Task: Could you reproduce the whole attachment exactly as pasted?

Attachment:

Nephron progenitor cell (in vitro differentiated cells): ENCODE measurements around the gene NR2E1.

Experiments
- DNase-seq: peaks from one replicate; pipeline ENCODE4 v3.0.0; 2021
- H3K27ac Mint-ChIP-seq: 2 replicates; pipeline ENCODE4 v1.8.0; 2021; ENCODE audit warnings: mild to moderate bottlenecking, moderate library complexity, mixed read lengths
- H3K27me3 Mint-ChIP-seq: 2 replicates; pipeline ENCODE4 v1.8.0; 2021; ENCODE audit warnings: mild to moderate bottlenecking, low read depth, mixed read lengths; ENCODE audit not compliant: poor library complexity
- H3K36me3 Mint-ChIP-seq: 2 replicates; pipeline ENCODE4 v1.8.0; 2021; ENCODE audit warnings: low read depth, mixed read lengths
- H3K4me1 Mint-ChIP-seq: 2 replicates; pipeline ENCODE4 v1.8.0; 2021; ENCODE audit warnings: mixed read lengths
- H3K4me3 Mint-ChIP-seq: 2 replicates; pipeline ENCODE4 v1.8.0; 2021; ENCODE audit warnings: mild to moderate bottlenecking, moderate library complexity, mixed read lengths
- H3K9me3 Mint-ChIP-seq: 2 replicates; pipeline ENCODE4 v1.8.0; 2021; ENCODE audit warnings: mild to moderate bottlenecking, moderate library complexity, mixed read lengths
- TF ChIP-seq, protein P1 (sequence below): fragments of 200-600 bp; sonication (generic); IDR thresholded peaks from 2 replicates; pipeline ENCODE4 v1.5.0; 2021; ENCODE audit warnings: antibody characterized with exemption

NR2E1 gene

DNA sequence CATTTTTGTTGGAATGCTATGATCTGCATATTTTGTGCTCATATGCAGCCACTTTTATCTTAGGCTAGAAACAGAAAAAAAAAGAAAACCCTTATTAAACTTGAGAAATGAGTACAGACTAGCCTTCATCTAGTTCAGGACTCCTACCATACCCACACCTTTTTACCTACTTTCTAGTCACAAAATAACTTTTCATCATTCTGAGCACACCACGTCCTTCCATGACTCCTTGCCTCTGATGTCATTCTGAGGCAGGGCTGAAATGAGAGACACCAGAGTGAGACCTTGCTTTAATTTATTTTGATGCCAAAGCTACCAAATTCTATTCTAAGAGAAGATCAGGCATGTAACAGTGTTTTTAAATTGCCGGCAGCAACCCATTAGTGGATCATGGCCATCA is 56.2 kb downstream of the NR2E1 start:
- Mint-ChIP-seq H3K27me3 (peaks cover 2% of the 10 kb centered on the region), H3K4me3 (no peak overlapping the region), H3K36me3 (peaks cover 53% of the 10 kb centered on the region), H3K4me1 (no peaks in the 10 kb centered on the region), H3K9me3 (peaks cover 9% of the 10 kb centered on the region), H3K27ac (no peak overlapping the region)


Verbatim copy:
Nephron progenitor cell (in vitro differentiated cells): ENCODE measurements around the gene NR2E1.

Experiments
- DNase-seq: peaks from one replicate; pipeline ENCODE4 v3.0.0; 2021
- H3K27ac Mint-ChIP-seq: 2 replicates; pipeline ENCODE4 v1.8.0; 2021; ENCODE audit warnings: mild to moderate bottlenecking, moderate library complexity, mixed read lengths
- H3K27me3 Mint-ChIP-seq: 2 replicates; pipeline ENCODE4 v1.8.0; 2021; ENCODE audit warnings: mild to moderate bottlenecking, low read depth, mixed read lengths; ENCODE audit not compliant: poor library complexity
- H3K36me3 Mint-ChIP-seq: 2 replicates; pipeline ENCODE4 v1.8.0; 2021; ENCODE audit warnings: low read depth, mixed read lengths
- H3K4me1 Mint-ChIP-seq: 2 replicates; pipeline ENCODE4 v1.8.0; 2021; ENCODE audit warnings: mixed read lengths
- H3K4me3 Mint-ChIP-seq: 2 replicates; pipeline ENCODE4 v1.8.0; 2021; ENCODE audit warnings: mild to moderate bottlenecking, moderate library complexity, mixed read lengths
- H3K9me3 Mint-ChIP-seq: 2 replicates; pipeline ENCODE4 v1.8.0; 2021; ENCODE audit warnings: mild to moderate bottlenecking, moderate library complexity, mixed read lengths
- TF ChIP-seq, protein P1 (sequence below): fragments of 200-600 bp; sonication (generic); IDR thresholded peaks from 2 replicates; pipeline ENCODE4 v1.5.0; 2021; ENCODE audit warnings: antibody characterized with exemption

NR2E1 gene

DNA sequence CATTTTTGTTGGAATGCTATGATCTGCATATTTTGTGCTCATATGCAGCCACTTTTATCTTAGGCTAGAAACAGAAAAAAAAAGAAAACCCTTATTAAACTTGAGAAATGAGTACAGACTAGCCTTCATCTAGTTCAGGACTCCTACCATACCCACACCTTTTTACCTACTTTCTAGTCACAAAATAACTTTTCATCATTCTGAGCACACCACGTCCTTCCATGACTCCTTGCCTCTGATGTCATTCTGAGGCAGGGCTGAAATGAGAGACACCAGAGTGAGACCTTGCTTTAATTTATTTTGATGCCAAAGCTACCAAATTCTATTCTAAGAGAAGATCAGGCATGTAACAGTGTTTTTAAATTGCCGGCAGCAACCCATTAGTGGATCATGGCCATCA is 56.2 kb downstream of the NR2E1 start:
- Mint-ChIP-seq H3K27me3 (peaks cover 2% of the 10 kb centered on the region), H3K4me3 (no peak overlapping the region), H3K36me3 (peaks cover 53% of the 10 kb centered on the region), H3K4me1 (no peaks in the 10 kb centered on the region), H3K9me3 (peaks cover 9% of the 10 kb centered on the region), H3K27ac (no peak overlapping the region)